THE AIDS BLUNDER
By David Rasnick
Mail & Guardian (South Africa) 24 Jan. '01
The contagious, HIV hypothesis of AIDS is the biggest scientific, medical
blunder of the 20th Century. The evidence is overwhelming that AIDS is not
contagious, sexually transmitted, or caused by HIV. I have come to realize
that embarrassment is the main obstacle to exposing this simple fact.
So why are we barraged, almost daily, by an endless litany of AIDS horrors
and HIV statistics? Why do virtually all doctors and public health
officials profess their unswerving allegiance to the unproven hypothesis
that AIDS is contagious and sexually transmitted when the evidence is
greatly against it?
There are more than 100 thousand doctors and scientists who have built
their careers and reputations by simply accepting the articles of faith
about AIDS. At this late date, it is simple human embarrassment that is the
biggest obstacle to bringing the AIDS insanity to an end. It is the fear of
being so obviously and hopelessly wrong about AIDS that keeps lips sealed,
the money flowing and AIDS rhetoric spiraling to stratospheric heights of
The physicians who know or suspect the truth are embarrassed or afraid to
admit that the HIV tests are absurd and should be outlawed, and that the
anti-HIV drugs are injuring and killing people. We are taught to fear
antibodies, and to believe that antibodies to HIV are a harbinger of
disease and death ten years in the future. When you protest this absurdity
and point out to health care workers that antibodies are the very essence
of anti-viral immunity your objections are met with either contempt or
The National Institutes of Health, the Centers for Disease Control, the
Medical Research Council of South Africa, and the World Health Organization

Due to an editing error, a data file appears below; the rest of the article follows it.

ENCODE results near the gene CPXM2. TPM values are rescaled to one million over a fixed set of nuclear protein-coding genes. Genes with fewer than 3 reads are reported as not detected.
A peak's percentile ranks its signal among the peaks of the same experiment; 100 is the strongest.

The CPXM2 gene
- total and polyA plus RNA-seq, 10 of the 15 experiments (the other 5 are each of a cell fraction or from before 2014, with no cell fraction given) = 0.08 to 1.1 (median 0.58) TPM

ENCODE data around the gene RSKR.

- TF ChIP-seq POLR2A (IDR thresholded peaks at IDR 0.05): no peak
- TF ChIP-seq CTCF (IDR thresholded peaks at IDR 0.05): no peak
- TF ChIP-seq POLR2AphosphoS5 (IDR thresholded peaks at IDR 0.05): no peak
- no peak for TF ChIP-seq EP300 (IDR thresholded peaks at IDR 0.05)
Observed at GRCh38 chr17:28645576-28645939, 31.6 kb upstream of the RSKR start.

are terrorizing hundreds of millions of people around the world by their
reckless and absurd policy of equating sex with death. Self preservation
compels these institutions to not only maintain but to actually compound
their errors, which adds to the fear, suffering, and misery of the
world-the antithesis of their reason for being.
The only way we can free ourselves from the AIDS blunder and bring an end
to the tyranny of fear is to have an open international discourse and
debate on all things AIDS. Anger will be a natural response to facing the
enormity of the scandal of AIDS. Anger has its place but it should be put
aside quickly. It is a mistake to focus on villains and on whom to punish.
The AIDS blunder is a sociological phenomenon in which we all share a
measure of responsibility.
Ultimately, the AIDS blunder is not really about AIDS, nor even about
health and disease, nor even about science and medicine. The AIDS blunder
is about the health of our democracies. A healthy democracy demands that
its citizens keep a skeptical, even suspicious, eye on its institutions in
order to prevent them from becoming the autonomous, authoritarian regimes
they are now.
The AIDS blunder shows that we need to rethink and restructure our
institutions of government, science, health, academe, journalism and media.
We must replace the National Institutes of Health as the primary gatekeeper
of research funding with numerous competing sources of funding. We must
restructure the peer review processes of scientific publishing and funding
so that they do not promote and protect any particular dogma or fashion of
thought or exclude competing ideas. A robust and mean investigative
journalism must be revived, rewarded and cherished.
Finally, as citizens we must take back the authority and responsibility for
our own health and well being and that of our democracies.